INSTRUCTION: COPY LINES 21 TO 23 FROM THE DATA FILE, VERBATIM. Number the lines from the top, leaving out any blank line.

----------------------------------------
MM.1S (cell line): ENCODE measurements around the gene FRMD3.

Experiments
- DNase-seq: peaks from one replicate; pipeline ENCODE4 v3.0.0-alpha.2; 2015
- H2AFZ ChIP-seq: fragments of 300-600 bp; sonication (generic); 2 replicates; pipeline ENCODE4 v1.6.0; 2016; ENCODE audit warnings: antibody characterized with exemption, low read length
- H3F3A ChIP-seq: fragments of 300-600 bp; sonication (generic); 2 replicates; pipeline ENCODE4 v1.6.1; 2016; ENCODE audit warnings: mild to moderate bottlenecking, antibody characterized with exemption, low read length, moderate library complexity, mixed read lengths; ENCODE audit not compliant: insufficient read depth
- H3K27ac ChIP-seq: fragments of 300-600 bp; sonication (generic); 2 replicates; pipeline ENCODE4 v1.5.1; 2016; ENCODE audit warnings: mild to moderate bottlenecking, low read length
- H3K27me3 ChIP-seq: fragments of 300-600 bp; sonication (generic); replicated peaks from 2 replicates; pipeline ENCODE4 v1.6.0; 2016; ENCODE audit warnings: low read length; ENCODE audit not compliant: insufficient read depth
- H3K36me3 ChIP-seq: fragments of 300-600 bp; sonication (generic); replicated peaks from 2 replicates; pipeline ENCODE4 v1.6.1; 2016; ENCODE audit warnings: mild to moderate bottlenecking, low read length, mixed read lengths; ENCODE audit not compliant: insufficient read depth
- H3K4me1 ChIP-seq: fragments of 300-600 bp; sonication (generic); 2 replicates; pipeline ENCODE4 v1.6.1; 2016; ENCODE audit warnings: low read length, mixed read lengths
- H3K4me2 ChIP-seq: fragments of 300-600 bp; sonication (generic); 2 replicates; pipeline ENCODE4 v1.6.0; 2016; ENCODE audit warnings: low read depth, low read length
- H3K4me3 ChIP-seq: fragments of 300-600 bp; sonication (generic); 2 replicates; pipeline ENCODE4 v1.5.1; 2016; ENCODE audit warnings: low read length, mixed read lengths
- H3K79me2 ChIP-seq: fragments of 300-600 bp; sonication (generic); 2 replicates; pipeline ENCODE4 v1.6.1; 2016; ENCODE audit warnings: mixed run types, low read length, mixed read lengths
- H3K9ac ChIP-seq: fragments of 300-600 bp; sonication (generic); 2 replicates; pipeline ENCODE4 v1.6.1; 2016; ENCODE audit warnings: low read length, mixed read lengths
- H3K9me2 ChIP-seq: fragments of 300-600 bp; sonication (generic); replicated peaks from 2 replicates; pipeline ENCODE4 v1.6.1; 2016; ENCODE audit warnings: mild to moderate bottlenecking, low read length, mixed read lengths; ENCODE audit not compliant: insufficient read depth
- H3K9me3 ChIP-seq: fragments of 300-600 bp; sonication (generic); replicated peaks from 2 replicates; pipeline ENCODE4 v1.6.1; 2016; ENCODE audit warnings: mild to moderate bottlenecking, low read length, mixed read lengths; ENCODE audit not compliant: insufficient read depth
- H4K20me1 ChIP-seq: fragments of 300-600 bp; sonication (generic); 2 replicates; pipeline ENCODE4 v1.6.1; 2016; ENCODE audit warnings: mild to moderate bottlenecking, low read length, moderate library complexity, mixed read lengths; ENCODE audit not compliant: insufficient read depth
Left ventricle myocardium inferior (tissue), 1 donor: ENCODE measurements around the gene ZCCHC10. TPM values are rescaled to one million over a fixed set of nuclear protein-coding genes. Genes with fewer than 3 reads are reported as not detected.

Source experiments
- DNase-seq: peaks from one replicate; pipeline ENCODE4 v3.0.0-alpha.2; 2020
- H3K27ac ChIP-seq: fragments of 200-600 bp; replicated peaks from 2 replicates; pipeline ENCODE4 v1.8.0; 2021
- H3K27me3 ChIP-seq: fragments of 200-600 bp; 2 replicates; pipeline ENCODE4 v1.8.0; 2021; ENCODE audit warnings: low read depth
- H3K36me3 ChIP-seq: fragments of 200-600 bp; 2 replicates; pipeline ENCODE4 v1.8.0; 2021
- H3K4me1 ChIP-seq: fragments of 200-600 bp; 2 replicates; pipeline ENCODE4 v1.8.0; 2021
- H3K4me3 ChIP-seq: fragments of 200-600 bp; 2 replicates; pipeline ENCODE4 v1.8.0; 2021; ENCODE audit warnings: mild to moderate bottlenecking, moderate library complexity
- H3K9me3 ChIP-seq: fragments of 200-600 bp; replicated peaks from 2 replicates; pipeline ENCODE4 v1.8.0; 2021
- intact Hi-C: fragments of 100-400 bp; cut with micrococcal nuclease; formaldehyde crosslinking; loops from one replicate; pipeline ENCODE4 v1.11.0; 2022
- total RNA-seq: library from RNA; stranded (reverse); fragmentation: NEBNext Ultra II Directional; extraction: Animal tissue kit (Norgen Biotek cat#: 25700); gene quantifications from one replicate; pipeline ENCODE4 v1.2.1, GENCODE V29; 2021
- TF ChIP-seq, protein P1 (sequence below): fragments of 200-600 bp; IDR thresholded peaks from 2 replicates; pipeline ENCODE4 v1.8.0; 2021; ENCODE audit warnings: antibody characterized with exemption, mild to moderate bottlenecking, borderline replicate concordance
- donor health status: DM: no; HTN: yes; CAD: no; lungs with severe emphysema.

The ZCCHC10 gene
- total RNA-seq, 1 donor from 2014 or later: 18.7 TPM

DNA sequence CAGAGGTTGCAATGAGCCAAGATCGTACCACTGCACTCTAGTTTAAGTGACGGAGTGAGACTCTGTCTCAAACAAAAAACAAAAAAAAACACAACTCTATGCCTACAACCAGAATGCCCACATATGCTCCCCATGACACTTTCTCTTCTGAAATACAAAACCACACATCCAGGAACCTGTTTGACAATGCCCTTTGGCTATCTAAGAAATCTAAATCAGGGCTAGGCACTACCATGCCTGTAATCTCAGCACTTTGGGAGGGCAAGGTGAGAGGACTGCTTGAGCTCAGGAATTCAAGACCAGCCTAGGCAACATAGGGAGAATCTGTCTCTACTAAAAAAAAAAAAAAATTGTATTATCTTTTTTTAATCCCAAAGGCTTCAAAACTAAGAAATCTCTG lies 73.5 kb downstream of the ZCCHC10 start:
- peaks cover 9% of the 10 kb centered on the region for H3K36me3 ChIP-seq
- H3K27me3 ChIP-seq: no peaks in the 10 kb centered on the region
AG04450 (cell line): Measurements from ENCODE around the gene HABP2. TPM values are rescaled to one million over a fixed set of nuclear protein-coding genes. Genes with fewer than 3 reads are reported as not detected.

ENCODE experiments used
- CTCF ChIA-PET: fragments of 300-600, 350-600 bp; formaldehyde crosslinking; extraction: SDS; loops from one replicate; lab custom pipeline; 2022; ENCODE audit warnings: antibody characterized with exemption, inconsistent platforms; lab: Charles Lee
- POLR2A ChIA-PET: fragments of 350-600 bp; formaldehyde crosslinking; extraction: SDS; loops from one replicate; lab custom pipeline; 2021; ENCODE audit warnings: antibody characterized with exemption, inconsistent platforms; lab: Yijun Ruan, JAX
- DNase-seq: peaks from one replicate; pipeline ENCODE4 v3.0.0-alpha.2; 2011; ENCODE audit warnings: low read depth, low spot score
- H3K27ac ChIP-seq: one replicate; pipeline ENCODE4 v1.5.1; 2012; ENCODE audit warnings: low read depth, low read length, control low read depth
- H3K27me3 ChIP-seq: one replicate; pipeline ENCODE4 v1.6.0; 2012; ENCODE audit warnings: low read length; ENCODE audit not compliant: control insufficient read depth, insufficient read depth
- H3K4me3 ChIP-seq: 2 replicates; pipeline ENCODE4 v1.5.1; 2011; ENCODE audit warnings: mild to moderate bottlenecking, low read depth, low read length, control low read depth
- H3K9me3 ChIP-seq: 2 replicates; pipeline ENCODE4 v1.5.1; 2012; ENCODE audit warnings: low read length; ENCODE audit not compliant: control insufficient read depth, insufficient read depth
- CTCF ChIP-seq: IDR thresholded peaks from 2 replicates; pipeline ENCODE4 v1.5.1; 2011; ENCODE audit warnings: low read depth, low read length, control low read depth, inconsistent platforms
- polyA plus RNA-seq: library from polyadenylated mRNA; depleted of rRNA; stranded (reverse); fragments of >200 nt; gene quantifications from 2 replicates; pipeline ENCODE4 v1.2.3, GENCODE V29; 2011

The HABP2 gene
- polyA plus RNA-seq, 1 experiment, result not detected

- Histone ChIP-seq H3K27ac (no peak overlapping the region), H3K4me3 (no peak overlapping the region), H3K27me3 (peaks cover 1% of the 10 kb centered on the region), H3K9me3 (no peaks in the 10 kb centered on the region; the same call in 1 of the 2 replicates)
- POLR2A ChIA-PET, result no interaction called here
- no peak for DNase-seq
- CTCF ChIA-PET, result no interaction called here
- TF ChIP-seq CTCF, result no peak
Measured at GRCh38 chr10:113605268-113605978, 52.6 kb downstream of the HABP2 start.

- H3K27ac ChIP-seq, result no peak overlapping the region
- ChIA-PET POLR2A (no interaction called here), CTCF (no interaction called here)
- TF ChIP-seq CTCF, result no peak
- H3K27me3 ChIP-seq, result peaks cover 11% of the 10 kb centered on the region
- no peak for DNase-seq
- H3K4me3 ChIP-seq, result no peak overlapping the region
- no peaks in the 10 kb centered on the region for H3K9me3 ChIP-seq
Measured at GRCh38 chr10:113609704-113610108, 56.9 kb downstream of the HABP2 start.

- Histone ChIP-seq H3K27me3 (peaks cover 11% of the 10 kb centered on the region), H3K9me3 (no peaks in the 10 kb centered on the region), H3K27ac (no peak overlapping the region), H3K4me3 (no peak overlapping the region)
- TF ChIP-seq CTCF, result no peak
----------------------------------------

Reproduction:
- H3K27me3 ChIP-seq: fragments of 200-600 bp; 2 replicates; pipeline ENCODE4 v1.8.0; 2021; ENCODE audit warnings: low read depth
- H3K36me3 ChIP-seq: fragments of 200-600 bp; 2 replicates; pipeline ENCODE4 v1.8.0; 2021
- H3K4me1 ChIP-seq: fragments of 200-600 bp; 2 replicates; pipeline ENCODE4 v1.8.0; 2021